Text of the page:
3 Things to Do Right Now to Future-Proof Your Business Now that we're close to two years into this new way of working with no end in sight, it's an ideal time to re-examine how your business operates.

By Mikita Mikado

Opinions expressed by Entrepreneur contributors are their own.

When Covid-19 hit, many growing businesses weren't prepared for the digital transformation required to keep the doors open. Overnight, they had to become experts at video conferencing, messaging platforms and collaborating online with colleagues and clients alike.

Not all were able to make the adjustment. Data gathered by the World Economic Forum highlights that as of April 2021, more than a third of America's small businesses were still closed due to Covid-19.

For those businesses that were able to survive, many hoped that the year following the pandemic lockdown would bring a return to normalcy. We would stop collaborating with clients via just video conferencing and have in-person meetings again. We would no longer 100% communicate internally via messaging and video platforms. In short, we would start to go back to the way things were pre-pandemic.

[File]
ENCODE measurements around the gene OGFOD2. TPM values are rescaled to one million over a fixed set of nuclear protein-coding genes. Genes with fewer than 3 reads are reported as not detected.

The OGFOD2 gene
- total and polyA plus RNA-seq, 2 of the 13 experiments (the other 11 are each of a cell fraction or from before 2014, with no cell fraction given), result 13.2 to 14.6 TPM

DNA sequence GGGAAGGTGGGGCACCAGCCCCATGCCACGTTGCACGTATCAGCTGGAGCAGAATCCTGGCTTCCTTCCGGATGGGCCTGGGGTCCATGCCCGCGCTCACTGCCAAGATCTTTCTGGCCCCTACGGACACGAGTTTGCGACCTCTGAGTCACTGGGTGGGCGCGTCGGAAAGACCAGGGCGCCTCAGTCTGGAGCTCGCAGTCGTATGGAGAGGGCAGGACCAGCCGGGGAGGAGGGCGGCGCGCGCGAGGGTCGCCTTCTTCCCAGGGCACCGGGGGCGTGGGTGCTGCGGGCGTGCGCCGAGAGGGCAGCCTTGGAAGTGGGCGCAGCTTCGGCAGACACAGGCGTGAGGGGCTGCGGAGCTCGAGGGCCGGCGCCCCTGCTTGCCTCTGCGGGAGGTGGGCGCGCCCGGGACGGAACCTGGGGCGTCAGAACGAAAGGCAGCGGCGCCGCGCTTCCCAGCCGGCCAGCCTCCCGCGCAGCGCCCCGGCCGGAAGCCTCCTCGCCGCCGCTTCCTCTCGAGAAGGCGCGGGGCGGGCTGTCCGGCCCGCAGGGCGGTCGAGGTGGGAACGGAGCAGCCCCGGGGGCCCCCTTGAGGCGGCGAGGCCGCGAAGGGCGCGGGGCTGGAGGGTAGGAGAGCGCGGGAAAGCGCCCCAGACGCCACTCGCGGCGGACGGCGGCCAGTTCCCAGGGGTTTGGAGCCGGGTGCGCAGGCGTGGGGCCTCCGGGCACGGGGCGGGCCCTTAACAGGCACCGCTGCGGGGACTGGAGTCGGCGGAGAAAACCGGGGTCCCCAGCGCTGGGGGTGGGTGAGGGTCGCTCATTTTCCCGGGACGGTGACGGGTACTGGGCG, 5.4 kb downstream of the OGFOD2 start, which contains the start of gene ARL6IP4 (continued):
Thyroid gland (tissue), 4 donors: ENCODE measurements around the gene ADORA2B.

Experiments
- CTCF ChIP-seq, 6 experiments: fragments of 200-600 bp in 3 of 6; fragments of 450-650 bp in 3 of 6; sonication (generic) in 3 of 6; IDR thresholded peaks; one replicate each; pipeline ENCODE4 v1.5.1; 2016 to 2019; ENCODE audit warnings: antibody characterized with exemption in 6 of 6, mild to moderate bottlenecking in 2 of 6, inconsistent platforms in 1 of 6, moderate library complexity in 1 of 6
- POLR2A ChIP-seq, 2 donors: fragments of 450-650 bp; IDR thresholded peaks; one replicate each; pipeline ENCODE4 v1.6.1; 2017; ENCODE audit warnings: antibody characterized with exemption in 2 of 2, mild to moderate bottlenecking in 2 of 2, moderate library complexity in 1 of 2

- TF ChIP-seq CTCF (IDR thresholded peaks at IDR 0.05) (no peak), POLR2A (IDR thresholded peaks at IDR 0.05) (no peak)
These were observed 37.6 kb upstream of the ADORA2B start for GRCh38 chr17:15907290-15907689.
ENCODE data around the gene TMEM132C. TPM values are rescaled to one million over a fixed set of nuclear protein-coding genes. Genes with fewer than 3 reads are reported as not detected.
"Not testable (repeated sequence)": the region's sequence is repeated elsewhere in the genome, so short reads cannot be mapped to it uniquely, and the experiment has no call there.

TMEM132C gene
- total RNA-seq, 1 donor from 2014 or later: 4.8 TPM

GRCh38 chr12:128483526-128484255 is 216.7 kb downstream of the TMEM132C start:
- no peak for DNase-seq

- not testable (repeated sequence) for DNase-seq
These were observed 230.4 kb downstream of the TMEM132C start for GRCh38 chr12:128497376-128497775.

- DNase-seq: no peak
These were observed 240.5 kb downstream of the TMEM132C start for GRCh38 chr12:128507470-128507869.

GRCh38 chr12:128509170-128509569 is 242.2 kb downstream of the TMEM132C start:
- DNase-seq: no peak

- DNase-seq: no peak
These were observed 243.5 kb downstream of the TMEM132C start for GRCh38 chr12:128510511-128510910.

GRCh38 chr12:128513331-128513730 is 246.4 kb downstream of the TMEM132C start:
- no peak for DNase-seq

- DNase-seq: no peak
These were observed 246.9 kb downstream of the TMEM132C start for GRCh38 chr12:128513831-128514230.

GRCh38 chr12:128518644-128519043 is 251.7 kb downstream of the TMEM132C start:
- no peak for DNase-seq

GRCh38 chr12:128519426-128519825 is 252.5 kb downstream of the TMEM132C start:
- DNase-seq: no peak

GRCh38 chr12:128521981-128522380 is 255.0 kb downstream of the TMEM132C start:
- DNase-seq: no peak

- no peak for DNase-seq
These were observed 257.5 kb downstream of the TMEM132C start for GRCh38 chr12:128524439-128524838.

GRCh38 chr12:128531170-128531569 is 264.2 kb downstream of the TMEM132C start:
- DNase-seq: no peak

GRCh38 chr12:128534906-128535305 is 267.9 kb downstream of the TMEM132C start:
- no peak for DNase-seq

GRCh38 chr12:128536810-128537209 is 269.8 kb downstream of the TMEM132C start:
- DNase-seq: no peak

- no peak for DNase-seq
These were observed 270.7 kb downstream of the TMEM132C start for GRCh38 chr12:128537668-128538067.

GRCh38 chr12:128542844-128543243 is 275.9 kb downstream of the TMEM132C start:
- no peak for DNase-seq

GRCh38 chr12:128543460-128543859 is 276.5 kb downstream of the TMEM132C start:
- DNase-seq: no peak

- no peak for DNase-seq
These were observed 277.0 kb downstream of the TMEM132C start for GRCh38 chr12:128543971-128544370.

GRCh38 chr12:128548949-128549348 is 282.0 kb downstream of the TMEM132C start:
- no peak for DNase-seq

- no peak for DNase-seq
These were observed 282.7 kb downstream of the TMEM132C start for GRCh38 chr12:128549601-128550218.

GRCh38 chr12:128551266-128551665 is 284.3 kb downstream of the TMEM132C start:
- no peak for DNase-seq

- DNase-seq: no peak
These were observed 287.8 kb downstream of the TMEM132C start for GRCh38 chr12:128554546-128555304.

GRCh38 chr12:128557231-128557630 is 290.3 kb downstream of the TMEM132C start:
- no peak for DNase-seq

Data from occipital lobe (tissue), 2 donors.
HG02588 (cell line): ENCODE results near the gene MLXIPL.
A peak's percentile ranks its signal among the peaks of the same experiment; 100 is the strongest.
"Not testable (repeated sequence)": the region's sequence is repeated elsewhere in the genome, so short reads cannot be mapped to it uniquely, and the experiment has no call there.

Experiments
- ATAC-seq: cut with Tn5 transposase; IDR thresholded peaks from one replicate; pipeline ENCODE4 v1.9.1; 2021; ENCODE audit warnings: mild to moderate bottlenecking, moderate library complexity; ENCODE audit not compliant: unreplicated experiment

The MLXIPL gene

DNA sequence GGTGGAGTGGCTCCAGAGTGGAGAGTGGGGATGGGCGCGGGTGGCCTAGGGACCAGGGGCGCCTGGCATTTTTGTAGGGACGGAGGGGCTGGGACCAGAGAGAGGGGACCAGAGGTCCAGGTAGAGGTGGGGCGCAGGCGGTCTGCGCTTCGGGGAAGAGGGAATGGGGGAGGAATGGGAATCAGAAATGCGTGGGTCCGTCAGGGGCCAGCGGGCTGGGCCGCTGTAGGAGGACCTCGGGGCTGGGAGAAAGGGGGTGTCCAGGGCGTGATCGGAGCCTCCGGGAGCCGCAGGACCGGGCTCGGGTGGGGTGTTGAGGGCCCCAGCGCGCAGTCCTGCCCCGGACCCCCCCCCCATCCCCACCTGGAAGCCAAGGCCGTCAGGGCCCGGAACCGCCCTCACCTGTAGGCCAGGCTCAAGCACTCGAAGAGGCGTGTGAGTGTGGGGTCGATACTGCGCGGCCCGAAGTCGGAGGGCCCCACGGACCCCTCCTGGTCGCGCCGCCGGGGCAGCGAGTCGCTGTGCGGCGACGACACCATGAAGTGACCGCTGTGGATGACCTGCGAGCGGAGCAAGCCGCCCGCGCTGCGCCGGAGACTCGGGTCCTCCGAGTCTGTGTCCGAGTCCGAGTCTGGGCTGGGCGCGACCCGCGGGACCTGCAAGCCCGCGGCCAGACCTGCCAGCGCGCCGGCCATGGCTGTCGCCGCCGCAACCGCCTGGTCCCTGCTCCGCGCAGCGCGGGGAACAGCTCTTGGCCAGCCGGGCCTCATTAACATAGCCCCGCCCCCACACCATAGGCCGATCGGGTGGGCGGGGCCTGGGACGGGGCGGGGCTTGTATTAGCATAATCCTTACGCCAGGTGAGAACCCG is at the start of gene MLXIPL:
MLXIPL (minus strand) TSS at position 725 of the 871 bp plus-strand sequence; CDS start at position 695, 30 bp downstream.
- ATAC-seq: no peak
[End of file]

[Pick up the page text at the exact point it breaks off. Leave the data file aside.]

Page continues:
The reality was different. Instead, Covid has lingered like a bad houseguest, and we've had to redefine what "normal" is. Now that we're close to two years into this new way of working with no end in sight, it's an ideal time to re-examine how your business operates — what works, what needs improvement — and determine if you're ready for the future — whatever that looks like.

Related: "The Great Resignation," and the Future of the Workplace

Here are three things to do right now to future-proof your business.

1. Ensure the (digital) customer experience is superlative

When was the last time you evaluated your business through the eyes of your customer? Your customers are also consumers of other products, which means that they are used to the seamless, hyper-user-friendly experience of shopping on places like Amazon. Do you have systems in place that make it as easy as possible for your customers to do business with you? For example, what is your contract-signing process like? Do your clients have to print out a document to sign it and then scan it to be able to send it to you? Or are they able to electronically sign the document on their phone?